For example, halfway through Lewis DeSimone’s Left With Love, the reader may be unsure whether the events related actually happened or if the hospice patient may suddenly reveal himself to be a god of the ancient Greeks reincarnate. The man does die, however, and the hospice volunteer mourns his loss even as he opens himself to lessons of life and love. Must be meant as the touching piece of non-fiction it is.
No question about the intent of David Nimmons’ essay Manifest Love. He calls gay men to awareness, understanding and action, as does Bert Herrman in So What is the Charm? Both these authors pack their sentences with punch. Both challenge GLBT persons to use their differing sexual orientation to see the world with different eyes, build on their strengths, and act on what tugs at their hearts.
But let go of judgments, writers in this anthology advise. Expect no formulaic answers for finding truth. Rather, recognize that each person’s journey is individual and should be honored as such. Dan Stone’s “This I Know” succinctly relates one man’s disaffection with organized religion and subsequent realization that there are multiple paths to paradise, even as Will Gray’s Gay Spirituality? details how he as an atheist might be described as embodying spirituality.
Life offers opportunities to learn. Charmed Lives offers glimpses of spirituality in action, written in such a way as to be accessible to the average reader.
Readers will not find every piece in the compilation equally compelling. Some stories tend toward the cliche; some lack the finesse of polished writing. But with over 30 selections to choose from there is more than enough to incite and inspire.
In a market where
gay-themed anthologies offer little more than sex, sweat and sperm,
this collection shines nearly as brightly as the straw-into-gold being
spun on its cover photograph. Life offers sensual pleasure, yes, and
much more. These pages serve notice that gay life can be hot and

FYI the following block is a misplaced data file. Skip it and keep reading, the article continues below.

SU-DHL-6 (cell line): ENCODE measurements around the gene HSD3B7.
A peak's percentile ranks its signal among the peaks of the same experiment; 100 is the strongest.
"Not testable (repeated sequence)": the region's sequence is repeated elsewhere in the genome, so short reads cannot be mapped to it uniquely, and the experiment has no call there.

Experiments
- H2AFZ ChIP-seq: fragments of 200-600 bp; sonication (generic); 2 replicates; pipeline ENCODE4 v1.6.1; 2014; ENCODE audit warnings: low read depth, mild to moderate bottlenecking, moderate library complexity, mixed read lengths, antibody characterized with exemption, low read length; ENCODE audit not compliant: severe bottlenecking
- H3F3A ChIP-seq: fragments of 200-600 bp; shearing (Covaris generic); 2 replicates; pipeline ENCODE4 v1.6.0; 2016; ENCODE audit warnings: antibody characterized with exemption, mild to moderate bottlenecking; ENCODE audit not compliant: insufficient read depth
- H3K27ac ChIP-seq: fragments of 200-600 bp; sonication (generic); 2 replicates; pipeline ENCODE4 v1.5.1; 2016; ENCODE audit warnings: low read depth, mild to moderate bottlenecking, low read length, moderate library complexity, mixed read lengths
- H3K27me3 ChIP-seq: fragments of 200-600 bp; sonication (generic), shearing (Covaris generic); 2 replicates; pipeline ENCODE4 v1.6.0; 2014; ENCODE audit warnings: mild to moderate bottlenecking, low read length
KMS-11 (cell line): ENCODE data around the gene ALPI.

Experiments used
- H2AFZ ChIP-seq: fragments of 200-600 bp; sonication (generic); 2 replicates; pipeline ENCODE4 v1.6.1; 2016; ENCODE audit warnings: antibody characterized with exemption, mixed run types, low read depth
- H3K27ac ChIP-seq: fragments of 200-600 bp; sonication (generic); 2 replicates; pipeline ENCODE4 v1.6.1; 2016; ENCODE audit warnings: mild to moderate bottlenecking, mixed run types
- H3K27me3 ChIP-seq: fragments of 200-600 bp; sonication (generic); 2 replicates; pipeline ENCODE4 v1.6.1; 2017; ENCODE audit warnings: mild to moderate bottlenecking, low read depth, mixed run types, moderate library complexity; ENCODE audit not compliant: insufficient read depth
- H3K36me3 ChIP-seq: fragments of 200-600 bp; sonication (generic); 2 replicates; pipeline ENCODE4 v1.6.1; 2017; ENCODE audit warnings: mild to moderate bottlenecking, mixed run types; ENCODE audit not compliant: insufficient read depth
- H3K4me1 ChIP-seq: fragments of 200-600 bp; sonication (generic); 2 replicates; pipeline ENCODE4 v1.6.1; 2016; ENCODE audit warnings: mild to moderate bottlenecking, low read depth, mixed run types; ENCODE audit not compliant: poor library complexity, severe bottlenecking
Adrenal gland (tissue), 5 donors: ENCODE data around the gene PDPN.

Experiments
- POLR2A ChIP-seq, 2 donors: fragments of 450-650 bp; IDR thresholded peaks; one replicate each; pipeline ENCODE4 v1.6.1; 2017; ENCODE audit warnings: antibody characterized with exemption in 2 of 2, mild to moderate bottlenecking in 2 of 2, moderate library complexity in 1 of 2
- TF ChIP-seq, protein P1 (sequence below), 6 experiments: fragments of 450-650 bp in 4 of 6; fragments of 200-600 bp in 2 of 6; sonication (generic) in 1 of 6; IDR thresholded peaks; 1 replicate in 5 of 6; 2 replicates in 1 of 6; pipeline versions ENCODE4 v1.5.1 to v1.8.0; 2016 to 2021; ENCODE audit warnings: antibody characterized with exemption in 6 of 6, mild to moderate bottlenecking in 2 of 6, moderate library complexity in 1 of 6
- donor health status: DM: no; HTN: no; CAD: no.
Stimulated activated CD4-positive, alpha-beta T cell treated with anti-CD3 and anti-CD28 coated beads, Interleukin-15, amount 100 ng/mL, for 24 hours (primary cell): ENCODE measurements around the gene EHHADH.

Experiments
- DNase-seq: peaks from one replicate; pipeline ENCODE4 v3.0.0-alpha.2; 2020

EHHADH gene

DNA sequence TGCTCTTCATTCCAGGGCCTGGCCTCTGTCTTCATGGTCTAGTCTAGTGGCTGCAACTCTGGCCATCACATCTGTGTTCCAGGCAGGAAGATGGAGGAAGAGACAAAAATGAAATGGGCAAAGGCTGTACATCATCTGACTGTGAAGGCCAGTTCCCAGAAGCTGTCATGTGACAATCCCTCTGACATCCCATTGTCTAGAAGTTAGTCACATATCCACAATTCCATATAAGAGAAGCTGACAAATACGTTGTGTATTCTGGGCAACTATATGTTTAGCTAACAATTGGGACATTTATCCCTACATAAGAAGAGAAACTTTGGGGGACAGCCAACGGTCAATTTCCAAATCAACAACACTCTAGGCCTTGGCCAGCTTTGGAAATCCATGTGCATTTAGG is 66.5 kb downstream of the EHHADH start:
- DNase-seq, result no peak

sweaty, sweet and romantic, touched by magic, tinged with sadness,
punctuated with moments of deep love and ecstatic joy.
promotes positive gay fiction
PGN Staff Writer
authors and publishers of “Charmed Lives: Gay Spirit in Storytelling” —
a new collection of gay short stories — want readers to know that there
is more to the world of gay fiction than fantasy sex romps and gay
By Ethan Boatner, Editor
Charmed Lives: Gay Spirit in Storytelling
Ed. by Toby Johnson and Steve Berman
“Charmed” perfectly fits these 37 stories, not trivializing, but invoking “ensorcelled,” “bewitched.”
Old as mankind, storytelling is a way to entertain, educate, and make sense of the world.
As Mark Horn, author of “Musoko Dojoji,” explains, “Just because it didn’t happen, doesn’t mean it’s not true.”
Some pieces are memoirs of past lovers and events (though each individual sees an “actual” event differently), like Bill Blackburn’s “My Last Visits With Harry” [Hay], while some, like Jay Michaelson’s “The Verse,” are fantastic “what ifs.”
Suppose, Michaelson posits, one morning, people wake to discover that Leviticus 18:22 has vanished from every kosher Torah—not scratched out, erased, or removed. No spaces—just gone. What might be the reactions of Jews? Christians? Muslims? Not what you’d predict, it seems.
Nor, you will find, is the answer to Bryn Marlow’s charming “What Two Men Do in Bed.”
Midwest Book Review
Lori L. Lake